Stoneleigh is committed to supporting young people’s overall well-being, including their social development and mental and physical health. We invest in work that improves the health of individuals involved—or at significant risk of involvement—with the child welfare and juvenile justice systems as well as those affected by violence. Lessons learned from research on childhood trauma and toxic stress are fundamental to this work.


  1. Ensure vulnerable youth receive high-quality, coordinated care
    Young people involved with the child welfare and juvenile justice systems disproportionately struggle with chronic health conditions, mental health challenges, substance abuse, and profound experiences of trauma. However, the care they receive is frequently fragmented and insufficiently addresses their complex needs. Stoneleigh seeks to ensure these young people receive high-quality, culturally competent treatment, and that there is strong coordination and continuity of care across systems.
  2. Identify and treat behavioral health issues to prevent system involvement
    We invest in efforts that aim to address behavioral health issues that can lead to involvement with the child welfare or juvenile justice systems. For example, we support targeted prevention strategies that address parental mental health or substance abuse issues in order to reduce the risk of child removal. In addition, we invest in approaches to identify and resolve the root causes of young people’s behavioral issues that too often serve as a pathway into the juvenile justice system.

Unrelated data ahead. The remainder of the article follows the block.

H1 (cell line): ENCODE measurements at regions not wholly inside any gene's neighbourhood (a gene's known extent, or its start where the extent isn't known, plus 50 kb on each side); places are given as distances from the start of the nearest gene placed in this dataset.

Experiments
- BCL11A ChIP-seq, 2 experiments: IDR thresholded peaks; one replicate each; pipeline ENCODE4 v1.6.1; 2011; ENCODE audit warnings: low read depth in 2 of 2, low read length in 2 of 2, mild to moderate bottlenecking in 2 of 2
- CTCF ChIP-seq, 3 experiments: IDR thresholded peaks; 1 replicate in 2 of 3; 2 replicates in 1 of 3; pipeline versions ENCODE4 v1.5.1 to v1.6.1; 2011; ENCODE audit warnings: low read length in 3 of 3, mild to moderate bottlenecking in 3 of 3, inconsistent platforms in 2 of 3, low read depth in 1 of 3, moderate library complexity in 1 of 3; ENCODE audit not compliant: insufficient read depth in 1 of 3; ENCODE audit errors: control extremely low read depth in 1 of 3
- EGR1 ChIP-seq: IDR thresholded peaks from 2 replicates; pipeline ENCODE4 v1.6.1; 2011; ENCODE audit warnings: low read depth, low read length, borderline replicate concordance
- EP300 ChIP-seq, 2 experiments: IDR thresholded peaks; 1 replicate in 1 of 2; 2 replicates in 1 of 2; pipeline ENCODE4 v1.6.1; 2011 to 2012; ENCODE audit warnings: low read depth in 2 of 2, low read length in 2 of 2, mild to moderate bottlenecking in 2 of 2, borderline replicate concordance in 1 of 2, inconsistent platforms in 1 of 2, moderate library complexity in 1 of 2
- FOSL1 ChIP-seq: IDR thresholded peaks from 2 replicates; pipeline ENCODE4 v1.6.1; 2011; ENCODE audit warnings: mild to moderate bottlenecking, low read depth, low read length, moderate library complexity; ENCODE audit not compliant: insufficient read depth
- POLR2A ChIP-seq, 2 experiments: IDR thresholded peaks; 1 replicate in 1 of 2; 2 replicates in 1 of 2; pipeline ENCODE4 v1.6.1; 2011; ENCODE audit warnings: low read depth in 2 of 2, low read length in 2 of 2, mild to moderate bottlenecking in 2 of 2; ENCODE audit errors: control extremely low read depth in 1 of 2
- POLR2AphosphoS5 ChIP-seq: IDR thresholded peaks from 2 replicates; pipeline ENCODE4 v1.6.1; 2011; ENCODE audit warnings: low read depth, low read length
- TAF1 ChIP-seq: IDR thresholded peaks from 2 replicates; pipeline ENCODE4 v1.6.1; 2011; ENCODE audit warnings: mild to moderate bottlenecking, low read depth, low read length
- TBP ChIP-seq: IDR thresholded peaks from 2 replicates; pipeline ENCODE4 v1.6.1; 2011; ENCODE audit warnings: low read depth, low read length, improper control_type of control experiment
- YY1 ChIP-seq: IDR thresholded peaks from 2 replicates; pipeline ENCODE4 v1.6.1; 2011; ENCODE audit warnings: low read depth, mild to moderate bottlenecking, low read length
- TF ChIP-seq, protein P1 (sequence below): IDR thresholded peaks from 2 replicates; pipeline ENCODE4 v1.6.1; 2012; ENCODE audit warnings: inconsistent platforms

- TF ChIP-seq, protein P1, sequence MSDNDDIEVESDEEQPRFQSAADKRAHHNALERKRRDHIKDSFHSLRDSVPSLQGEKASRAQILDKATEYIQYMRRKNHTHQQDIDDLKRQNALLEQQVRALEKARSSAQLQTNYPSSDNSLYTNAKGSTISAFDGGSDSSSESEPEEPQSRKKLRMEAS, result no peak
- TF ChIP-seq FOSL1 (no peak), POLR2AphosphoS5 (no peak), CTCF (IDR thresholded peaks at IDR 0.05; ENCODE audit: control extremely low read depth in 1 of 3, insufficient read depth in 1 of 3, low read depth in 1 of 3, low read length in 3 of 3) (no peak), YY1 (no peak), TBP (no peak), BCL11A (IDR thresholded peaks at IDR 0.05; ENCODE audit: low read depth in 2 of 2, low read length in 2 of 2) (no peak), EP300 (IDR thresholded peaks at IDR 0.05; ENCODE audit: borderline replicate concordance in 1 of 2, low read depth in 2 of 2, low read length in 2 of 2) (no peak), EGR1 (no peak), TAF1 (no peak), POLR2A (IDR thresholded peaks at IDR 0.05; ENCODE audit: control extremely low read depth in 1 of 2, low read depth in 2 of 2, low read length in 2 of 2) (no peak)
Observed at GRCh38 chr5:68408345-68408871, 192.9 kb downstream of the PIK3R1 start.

3. Reduce youth violence
    We support approaches that address the needs of youth affected by violence in their communities. These include targeted prevention strategies (focused on reducing the likelihood that youth with multiple risk factors become victims or perpetrators) as well as intervention strategies (focused on reducing violent behavior among those already engaging in violence).  We also support strategies that address the physical, emotional and social needs of victims in order to ultimately disrupt the cycle of violence that can frequently trap these young people.

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